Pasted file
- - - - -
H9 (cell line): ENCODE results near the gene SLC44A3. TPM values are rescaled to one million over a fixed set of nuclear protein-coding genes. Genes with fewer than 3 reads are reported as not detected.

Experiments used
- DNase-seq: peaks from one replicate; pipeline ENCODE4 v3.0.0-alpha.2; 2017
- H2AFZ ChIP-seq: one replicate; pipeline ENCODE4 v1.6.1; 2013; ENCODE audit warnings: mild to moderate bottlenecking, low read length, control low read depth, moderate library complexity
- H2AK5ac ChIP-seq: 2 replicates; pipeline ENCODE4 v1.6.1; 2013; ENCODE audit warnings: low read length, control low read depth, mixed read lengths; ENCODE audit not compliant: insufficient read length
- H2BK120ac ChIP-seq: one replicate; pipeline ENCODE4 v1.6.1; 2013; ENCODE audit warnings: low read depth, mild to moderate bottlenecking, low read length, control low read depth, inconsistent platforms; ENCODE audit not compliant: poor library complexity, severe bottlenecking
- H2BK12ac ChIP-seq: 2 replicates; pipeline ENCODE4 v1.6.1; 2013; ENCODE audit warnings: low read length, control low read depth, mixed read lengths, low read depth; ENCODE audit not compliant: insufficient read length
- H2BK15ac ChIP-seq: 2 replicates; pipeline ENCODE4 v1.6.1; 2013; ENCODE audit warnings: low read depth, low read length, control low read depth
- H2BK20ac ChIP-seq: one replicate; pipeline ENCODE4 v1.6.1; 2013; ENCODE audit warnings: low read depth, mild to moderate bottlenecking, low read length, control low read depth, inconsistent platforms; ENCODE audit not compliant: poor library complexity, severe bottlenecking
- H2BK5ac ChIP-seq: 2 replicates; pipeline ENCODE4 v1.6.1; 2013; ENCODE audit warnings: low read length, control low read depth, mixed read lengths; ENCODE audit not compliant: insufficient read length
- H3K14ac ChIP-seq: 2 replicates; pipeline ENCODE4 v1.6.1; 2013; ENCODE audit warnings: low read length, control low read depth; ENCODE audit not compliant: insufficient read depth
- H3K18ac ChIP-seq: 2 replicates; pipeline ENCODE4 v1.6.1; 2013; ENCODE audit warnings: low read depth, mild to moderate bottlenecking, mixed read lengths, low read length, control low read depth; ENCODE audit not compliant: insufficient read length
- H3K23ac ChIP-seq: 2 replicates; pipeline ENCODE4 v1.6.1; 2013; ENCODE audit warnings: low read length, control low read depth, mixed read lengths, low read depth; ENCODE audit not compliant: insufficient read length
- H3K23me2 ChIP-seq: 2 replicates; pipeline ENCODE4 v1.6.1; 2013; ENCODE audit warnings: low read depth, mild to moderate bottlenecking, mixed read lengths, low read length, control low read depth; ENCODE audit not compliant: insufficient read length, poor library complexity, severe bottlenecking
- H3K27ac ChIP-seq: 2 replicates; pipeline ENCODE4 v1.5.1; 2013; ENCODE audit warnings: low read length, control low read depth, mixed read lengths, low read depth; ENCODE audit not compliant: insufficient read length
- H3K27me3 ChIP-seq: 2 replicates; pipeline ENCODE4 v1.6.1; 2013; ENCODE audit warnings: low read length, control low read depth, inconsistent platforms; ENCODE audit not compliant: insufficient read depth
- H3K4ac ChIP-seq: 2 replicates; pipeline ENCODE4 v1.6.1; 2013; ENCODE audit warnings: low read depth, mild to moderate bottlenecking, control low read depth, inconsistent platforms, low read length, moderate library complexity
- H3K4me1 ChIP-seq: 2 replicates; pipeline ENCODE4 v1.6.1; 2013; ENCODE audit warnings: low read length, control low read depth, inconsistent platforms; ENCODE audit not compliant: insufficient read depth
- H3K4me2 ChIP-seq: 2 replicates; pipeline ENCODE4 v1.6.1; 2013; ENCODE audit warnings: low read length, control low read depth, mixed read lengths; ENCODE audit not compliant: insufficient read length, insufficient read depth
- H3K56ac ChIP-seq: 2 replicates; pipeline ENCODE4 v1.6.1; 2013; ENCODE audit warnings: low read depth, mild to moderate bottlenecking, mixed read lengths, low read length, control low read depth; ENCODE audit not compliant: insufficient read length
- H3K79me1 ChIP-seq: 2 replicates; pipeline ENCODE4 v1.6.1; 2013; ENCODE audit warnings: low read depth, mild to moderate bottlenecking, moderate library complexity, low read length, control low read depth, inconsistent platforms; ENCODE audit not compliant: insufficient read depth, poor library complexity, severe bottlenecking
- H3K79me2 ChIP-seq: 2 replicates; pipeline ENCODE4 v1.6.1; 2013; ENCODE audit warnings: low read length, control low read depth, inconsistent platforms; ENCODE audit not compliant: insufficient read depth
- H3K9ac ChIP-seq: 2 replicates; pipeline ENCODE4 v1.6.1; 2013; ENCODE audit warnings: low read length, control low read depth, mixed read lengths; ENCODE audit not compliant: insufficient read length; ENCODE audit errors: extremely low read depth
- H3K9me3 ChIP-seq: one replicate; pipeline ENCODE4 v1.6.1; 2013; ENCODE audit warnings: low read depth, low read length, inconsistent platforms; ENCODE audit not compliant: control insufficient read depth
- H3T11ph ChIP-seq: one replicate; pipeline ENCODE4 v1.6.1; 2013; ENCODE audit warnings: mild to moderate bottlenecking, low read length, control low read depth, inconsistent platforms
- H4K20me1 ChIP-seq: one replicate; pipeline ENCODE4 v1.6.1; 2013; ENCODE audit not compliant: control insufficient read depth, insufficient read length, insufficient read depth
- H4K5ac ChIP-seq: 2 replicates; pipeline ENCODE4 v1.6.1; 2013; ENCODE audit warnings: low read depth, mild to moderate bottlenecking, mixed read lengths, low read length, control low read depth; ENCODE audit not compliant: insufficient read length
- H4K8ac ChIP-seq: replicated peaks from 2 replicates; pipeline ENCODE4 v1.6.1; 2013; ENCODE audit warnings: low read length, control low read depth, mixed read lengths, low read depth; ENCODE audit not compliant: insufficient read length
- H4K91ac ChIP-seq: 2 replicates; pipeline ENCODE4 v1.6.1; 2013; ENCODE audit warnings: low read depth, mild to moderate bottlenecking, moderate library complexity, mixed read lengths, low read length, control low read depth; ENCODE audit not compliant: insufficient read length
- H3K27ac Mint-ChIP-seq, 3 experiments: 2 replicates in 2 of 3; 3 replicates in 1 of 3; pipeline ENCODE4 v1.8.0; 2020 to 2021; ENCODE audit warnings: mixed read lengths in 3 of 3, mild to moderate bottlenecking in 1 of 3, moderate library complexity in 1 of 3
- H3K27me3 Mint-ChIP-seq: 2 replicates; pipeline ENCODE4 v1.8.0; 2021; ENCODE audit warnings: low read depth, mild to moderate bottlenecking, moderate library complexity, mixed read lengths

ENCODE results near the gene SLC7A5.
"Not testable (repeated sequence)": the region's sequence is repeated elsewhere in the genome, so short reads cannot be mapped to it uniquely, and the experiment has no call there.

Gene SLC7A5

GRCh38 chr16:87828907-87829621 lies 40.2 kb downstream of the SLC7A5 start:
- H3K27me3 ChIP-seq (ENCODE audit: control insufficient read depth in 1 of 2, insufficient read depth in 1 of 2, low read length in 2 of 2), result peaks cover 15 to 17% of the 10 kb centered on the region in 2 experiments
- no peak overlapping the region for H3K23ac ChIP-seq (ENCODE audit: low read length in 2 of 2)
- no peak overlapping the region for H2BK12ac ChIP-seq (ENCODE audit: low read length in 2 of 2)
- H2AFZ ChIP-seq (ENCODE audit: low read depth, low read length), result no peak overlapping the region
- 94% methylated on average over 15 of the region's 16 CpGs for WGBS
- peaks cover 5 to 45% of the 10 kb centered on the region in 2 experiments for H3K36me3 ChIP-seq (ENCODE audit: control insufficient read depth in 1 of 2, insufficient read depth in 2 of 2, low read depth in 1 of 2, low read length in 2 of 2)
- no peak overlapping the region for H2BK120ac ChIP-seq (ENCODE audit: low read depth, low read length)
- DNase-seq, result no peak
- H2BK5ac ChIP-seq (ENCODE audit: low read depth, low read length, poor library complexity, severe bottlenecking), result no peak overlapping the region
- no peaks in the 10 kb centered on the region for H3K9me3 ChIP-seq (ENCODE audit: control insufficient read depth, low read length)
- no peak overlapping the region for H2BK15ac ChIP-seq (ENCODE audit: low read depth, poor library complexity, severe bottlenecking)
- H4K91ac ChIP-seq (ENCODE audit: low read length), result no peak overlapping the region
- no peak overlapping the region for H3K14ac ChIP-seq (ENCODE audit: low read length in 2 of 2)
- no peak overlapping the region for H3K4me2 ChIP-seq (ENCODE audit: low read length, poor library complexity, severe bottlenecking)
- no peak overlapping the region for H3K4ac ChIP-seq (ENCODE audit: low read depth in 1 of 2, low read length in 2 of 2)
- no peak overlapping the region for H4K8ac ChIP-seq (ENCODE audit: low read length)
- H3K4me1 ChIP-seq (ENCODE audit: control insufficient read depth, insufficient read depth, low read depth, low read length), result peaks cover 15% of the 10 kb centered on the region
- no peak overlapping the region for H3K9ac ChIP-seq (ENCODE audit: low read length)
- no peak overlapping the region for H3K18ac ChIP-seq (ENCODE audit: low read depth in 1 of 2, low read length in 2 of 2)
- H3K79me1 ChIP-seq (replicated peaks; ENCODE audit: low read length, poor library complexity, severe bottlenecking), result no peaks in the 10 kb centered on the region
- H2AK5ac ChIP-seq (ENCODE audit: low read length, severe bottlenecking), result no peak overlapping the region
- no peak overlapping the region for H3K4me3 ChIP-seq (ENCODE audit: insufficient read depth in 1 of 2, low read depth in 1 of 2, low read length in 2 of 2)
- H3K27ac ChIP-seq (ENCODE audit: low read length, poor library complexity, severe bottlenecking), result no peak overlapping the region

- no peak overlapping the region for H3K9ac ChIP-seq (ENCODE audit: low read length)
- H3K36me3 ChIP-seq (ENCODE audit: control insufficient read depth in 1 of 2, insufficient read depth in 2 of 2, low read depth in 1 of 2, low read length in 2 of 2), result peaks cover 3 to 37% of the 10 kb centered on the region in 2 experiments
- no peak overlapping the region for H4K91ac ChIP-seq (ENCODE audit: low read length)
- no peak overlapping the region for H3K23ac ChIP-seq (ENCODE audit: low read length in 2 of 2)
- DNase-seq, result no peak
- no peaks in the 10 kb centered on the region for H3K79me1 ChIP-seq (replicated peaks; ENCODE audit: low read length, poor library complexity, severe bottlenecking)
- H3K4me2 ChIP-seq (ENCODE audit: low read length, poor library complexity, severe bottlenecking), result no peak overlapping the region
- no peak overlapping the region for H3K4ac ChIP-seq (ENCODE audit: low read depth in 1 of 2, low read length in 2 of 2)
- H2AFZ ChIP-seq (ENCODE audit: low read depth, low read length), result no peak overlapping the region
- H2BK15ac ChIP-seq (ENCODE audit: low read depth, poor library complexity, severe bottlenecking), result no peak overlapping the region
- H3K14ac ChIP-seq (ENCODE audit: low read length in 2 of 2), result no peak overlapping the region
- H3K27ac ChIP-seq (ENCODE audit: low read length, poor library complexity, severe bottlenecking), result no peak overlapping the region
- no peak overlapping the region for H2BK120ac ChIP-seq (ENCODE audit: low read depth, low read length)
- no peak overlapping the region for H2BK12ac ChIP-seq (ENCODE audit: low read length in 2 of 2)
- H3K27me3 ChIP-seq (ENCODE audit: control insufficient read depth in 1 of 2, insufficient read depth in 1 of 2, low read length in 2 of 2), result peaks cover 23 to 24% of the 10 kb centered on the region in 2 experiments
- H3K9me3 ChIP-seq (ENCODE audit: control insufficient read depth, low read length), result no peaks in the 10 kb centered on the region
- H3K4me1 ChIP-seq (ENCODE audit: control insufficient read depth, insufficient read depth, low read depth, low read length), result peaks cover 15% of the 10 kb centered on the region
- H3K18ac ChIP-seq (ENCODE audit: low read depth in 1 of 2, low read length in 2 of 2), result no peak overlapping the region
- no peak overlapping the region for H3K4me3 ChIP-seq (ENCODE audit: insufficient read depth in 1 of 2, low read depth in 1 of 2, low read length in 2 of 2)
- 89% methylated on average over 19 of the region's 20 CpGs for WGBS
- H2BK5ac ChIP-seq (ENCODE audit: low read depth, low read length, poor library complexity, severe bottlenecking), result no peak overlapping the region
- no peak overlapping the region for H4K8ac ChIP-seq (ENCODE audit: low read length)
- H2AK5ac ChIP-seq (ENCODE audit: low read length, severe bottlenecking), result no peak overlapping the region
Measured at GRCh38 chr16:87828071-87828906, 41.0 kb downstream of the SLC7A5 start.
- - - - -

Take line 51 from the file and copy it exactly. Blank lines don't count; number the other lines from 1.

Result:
- no peak overlapping the region for H4K8ac ChIP-seq (ENCODE audit: low read length)